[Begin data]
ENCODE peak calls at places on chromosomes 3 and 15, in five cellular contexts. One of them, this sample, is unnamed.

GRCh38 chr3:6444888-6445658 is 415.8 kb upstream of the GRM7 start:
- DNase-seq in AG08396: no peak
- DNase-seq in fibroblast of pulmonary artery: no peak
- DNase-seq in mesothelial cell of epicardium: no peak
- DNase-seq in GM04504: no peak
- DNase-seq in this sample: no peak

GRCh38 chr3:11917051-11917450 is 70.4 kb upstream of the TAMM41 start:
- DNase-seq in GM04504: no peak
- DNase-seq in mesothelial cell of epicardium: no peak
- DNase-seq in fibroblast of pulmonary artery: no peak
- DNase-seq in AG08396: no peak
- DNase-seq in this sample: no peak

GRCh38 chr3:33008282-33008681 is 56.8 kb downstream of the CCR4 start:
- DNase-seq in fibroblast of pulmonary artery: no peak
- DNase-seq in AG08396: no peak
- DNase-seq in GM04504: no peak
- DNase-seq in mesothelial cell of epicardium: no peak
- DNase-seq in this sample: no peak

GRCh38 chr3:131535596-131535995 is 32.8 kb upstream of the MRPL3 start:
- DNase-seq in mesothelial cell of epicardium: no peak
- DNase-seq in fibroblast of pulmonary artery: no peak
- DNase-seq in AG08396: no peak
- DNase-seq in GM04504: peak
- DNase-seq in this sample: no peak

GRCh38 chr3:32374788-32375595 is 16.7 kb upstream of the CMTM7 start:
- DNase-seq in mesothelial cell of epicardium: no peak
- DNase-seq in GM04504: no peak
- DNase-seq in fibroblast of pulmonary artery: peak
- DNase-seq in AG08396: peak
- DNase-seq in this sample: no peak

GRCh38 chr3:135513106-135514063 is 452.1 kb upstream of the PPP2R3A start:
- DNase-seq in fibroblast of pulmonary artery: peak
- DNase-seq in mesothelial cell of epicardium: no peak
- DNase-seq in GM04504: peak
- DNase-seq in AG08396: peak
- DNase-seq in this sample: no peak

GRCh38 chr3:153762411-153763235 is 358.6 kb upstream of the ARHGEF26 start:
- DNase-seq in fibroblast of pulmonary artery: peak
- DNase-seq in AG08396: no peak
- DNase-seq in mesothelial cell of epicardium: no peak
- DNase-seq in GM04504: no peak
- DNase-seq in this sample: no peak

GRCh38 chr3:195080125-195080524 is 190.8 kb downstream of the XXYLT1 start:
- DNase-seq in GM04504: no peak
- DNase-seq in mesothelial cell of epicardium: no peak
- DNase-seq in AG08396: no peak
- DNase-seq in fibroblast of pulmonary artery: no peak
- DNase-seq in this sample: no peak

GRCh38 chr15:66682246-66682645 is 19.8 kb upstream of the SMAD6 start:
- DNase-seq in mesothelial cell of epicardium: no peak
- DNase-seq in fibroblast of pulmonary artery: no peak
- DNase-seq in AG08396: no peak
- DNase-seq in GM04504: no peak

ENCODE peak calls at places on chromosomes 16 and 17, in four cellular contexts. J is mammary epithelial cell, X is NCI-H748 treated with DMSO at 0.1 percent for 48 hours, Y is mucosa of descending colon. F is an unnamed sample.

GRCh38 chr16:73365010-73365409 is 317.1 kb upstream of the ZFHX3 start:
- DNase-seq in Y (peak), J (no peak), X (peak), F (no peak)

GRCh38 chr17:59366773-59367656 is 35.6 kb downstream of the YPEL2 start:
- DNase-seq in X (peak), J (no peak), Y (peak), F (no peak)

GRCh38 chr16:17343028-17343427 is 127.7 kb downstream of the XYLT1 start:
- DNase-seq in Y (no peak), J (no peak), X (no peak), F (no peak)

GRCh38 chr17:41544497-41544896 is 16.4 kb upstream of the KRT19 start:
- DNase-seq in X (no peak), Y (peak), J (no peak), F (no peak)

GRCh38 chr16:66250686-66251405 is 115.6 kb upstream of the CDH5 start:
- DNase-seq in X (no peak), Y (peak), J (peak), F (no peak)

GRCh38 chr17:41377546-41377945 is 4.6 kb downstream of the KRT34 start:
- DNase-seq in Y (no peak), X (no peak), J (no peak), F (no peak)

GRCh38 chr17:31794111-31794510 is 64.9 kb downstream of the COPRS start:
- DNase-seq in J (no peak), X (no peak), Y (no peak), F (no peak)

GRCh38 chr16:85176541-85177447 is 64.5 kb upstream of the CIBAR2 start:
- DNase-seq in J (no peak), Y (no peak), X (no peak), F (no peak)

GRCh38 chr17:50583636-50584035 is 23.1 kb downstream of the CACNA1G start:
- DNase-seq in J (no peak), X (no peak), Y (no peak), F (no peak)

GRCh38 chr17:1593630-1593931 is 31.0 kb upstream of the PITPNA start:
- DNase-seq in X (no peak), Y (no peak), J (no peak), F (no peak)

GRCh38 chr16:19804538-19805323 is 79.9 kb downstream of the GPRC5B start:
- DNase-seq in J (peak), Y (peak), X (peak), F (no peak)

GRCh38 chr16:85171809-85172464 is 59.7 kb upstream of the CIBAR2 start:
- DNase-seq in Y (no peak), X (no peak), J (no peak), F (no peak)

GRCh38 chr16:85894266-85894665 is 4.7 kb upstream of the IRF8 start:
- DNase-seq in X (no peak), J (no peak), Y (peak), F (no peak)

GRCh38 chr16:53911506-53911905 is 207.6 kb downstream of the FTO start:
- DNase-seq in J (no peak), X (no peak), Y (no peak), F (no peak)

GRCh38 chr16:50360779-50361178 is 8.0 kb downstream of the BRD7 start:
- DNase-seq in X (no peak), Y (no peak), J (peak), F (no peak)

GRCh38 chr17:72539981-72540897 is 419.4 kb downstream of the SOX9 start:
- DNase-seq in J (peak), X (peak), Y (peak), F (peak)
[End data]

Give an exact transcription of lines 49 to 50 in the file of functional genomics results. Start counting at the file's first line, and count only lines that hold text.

- DNase-seq in this sample: no peak

GRCh38 chr15:66682246-66682645 is 19.8 kb upstream of the SMAD6 start: